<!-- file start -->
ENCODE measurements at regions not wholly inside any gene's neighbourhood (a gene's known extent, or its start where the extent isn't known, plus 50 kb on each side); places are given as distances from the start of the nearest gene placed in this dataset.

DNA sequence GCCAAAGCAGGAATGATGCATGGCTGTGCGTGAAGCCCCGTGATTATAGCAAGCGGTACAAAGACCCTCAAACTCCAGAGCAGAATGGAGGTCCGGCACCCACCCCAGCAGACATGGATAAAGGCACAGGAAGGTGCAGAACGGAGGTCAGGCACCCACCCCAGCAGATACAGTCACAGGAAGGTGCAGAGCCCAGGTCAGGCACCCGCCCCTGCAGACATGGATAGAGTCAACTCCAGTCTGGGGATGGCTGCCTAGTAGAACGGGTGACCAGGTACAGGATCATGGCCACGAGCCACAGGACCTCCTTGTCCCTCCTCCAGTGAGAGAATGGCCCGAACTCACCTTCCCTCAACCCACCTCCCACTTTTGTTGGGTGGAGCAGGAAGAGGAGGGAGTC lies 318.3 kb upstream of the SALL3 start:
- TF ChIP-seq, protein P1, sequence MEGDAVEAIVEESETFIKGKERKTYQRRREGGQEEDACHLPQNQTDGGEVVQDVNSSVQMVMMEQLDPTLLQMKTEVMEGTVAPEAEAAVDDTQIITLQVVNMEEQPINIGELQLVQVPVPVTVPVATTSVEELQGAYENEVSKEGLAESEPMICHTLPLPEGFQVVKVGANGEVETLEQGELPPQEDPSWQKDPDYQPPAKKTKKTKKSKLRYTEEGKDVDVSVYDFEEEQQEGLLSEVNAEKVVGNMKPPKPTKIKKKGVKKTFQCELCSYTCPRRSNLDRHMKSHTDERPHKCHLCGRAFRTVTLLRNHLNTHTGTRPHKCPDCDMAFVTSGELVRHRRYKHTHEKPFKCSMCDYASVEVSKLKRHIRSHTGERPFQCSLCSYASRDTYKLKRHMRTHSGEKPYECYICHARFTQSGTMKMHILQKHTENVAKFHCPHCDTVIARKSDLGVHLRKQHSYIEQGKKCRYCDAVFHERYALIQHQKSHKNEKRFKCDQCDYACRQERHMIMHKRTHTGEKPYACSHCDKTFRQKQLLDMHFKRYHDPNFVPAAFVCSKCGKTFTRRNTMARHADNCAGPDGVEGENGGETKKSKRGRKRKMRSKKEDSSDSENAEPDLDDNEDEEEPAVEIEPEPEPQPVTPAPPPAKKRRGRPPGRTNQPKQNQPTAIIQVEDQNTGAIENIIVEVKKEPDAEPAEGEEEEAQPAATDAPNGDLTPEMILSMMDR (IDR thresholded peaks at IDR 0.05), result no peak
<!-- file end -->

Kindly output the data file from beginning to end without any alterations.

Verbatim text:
ENCODE measurements at regions not wholly inside any gene's neighbourhood (a gene's known extent, or its start where the extent isn't known, plus 50 kb on each side); places are given as distances from the start of the nearest gene placed in this dataset.

DNA sequence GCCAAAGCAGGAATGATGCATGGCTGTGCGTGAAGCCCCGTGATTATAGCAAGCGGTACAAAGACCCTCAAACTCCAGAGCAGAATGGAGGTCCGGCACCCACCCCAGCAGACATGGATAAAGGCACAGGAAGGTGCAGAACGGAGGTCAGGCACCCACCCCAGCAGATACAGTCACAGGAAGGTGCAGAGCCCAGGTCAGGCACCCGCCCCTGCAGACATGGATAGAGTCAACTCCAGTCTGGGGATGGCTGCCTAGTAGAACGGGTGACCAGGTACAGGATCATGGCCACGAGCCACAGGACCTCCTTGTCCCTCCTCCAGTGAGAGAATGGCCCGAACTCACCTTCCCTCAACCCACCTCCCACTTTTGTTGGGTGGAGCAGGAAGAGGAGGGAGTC lies 318.3 kb upstream of the SALL3 start:
- TF ChIP-seq, protein P1, sequence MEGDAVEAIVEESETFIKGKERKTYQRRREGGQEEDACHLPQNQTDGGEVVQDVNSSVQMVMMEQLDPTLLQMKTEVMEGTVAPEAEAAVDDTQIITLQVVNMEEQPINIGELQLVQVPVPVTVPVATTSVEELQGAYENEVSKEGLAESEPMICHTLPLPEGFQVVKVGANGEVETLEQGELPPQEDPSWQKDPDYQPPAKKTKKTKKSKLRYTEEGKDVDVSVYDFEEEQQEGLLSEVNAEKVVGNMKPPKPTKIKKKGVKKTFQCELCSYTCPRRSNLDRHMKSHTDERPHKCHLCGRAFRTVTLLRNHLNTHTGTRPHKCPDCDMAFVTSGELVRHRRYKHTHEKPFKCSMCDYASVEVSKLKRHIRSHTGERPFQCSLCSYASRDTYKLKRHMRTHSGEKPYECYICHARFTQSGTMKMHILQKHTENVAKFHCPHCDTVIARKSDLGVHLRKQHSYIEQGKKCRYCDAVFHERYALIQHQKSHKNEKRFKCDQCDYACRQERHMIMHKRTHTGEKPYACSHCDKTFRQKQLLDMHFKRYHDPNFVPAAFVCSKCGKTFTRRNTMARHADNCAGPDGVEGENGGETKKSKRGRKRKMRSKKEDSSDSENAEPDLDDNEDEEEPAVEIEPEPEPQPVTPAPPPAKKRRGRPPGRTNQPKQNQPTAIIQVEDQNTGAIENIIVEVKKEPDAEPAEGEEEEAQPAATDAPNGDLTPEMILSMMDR (IDR thresholded peaks at IDR 0.05), result no peak